We welcome the report released by the Department for Work and Pensions (DWP) that Universal Credit (UC) is getting more people into work. The report, titled Universal Credit at Work (December 2015) uses data from a separate DWP source, was released last week, and found that Universal Credit is getting more people into work.
The founding principles of UC, a simple welfare system that supports those in need and ensures that work always pays, have had cross-party support.
However, before proclaiming UC a success, we need empirical evidence to scrutinise the impact that it’s had in practice to date, and consider the changes to the UC model that are coming in the next few years (see our Welfare Reform Roadmap to 2020 free download).
This blog looks at the evidence to understand the impact of Universal Credit on employment, and whether it is the carrot or the stick that increases the likelihood of a claimant moving into work.
The numbers are good, but not that good
The DWP announced that, under UC, individuals are ‘significantly more likely to move into work’.
8% are more are likely to have been in work under UC than if they had claimed for JSA. This figure has been revised up from 5% since the DWP’s February edition, based on a new methodology, better and more data. As a rough approximation, the report also suggests those in UC have, on average, worked 12 more days than JSA claimants during the first 270 days from their initial claim.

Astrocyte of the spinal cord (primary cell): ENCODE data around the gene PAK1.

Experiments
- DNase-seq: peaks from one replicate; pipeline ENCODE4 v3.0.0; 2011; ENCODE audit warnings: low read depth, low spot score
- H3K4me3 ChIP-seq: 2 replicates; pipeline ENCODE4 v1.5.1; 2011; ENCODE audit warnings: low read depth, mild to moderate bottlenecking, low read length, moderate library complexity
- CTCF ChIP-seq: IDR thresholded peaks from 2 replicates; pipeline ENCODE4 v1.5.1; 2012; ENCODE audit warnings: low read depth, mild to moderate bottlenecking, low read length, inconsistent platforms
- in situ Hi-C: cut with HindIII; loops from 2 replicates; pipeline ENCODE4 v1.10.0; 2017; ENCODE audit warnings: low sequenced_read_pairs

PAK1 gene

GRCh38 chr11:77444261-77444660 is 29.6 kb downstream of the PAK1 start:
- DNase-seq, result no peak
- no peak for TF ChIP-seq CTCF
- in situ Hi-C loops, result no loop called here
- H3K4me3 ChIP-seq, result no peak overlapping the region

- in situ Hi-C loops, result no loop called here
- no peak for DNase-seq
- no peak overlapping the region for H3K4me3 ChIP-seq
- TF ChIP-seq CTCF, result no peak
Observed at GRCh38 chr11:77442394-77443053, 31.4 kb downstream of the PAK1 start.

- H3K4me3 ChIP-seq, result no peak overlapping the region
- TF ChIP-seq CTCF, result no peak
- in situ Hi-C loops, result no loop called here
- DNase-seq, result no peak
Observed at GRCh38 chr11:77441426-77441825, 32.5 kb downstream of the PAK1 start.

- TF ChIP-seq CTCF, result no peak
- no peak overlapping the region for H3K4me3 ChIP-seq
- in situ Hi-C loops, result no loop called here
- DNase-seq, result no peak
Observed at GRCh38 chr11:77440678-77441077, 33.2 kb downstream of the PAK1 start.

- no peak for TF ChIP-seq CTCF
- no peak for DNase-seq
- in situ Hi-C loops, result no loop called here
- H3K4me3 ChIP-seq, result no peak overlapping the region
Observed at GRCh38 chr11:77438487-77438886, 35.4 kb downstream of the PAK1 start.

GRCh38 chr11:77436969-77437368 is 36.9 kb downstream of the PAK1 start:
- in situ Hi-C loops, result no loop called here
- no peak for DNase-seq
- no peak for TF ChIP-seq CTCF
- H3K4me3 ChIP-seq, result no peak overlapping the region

What is less widely reported is the snapshot analysis of those in work.
Under UC, 3% of people are more likely to be employed than if they had claimed JSA. While less emphatic, the 3% figure is still encouraging and it is this measure that we should focus on because it is a better indicator of sustained employment. The 8% figure is the probability of having been employed at any time during the period, but it does not reflect how much time.
UC’s drive towards claimants taking a ‘work first’ approach, where recipients are required to take any work that is available, is the same as under the JSA regime and has some benefits. For example, it increases employment and generates income for the claimant. Over the longer term, Universal Credit should seek to secure progression in work.
How do earnings improve under UC?
In the DWP announcement, the Secretary of State, Iain Duncan Smith, reaffirms that UC claimants are earning ‘more compared to the old system’.
The report reminds us that the variability in earnings makes estimating this figure uncertain but states that, on average under UC, claimants earn £80 more in the 6 months since their initial claim than under JSA.